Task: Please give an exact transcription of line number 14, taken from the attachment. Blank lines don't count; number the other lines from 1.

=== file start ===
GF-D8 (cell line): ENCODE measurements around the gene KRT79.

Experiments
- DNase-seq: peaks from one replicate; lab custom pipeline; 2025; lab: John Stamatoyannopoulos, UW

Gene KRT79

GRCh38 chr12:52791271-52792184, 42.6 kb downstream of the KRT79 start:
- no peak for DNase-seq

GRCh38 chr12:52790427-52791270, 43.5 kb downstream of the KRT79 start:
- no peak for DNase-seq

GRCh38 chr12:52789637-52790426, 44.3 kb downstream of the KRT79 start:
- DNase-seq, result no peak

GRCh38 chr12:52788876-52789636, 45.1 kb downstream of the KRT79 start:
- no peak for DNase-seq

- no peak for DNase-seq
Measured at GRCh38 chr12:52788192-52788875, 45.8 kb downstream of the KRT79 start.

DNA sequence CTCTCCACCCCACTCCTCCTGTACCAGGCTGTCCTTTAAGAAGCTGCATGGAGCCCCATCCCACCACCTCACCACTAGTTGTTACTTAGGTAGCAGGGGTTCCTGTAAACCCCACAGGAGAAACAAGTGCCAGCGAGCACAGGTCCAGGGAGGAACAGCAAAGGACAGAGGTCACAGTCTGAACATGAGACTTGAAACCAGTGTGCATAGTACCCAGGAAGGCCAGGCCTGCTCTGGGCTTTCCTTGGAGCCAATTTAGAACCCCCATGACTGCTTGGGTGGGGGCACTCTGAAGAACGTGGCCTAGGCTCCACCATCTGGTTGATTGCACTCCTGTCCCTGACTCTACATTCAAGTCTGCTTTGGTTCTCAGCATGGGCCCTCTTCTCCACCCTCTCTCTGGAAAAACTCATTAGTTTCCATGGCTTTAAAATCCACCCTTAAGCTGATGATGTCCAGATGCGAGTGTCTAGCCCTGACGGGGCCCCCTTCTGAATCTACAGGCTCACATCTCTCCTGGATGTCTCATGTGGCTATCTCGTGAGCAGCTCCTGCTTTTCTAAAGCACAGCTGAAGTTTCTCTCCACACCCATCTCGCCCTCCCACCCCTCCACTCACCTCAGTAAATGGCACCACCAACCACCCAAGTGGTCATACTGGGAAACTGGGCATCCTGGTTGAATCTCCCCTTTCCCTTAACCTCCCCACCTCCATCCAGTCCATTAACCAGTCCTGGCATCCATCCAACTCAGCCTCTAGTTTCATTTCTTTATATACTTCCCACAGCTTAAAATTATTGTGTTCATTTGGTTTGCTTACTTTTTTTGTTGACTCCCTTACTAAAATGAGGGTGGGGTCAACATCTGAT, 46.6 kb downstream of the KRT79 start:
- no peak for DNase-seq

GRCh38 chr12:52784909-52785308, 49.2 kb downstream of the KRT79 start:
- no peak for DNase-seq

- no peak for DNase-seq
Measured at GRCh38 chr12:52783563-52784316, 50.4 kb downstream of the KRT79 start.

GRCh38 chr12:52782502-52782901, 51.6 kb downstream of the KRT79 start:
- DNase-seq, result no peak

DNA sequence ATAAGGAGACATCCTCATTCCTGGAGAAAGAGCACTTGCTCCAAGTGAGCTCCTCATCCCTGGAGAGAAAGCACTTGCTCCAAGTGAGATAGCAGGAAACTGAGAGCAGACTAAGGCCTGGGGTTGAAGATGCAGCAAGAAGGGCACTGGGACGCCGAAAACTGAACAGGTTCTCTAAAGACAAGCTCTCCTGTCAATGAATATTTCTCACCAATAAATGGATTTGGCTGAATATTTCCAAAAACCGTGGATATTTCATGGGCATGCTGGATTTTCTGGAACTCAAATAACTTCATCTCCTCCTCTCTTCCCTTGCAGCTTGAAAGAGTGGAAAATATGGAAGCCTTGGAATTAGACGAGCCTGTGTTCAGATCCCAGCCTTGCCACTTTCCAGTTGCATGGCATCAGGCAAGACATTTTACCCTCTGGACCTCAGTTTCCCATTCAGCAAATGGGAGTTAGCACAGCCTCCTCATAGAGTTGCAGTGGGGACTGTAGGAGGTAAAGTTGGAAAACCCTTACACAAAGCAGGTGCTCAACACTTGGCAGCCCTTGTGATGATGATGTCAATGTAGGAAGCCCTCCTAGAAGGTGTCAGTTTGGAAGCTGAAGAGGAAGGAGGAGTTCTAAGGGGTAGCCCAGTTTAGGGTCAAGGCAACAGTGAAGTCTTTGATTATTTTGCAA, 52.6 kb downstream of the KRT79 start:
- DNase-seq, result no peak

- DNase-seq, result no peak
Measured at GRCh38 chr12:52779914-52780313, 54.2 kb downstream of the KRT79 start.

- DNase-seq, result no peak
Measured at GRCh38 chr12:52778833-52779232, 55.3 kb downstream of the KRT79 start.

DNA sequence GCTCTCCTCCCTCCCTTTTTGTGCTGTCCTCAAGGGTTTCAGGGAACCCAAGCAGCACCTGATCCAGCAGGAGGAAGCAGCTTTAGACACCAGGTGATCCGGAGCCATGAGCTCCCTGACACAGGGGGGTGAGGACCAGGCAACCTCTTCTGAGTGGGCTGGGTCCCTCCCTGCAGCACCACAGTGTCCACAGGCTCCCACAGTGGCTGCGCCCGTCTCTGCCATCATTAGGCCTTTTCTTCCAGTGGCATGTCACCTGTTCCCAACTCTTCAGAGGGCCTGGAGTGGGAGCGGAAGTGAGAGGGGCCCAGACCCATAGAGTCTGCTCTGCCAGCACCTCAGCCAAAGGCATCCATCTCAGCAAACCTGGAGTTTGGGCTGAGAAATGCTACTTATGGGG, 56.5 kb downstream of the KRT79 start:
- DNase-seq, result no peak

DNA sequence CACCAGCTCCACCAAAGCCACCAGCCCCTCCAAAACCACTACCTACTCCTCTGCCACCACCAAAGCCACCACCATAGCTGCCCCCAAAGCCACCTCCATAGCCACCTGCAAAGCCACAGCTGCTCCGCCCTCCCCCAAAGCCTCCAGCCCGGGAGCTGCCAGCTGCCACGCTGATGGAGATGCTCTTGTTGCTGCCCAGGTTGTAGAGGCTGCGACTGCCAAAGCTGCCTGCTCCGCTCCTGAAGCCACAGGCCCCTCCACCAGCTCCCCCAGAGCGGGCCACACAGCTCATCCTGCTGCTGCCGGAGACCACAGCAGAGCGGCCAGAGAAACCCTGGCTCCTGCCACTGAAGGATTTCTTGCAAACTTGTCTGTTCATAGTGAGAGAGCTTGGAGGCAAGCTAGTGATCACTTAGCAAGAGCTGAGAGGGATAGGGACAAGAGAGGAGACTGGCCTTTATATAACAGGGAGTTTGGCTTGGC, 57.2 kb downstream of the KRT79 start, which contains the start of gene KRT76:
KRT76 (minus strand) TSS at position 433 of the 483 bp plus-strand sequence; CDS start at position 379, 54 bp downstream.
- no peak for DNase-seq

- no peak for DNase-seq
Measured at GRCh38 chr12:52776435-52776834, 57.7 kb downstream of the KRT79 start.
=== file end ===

Measured at GRCh38 chr12:52788192-52788875, 45.8 kb downstream of the KRT79 start.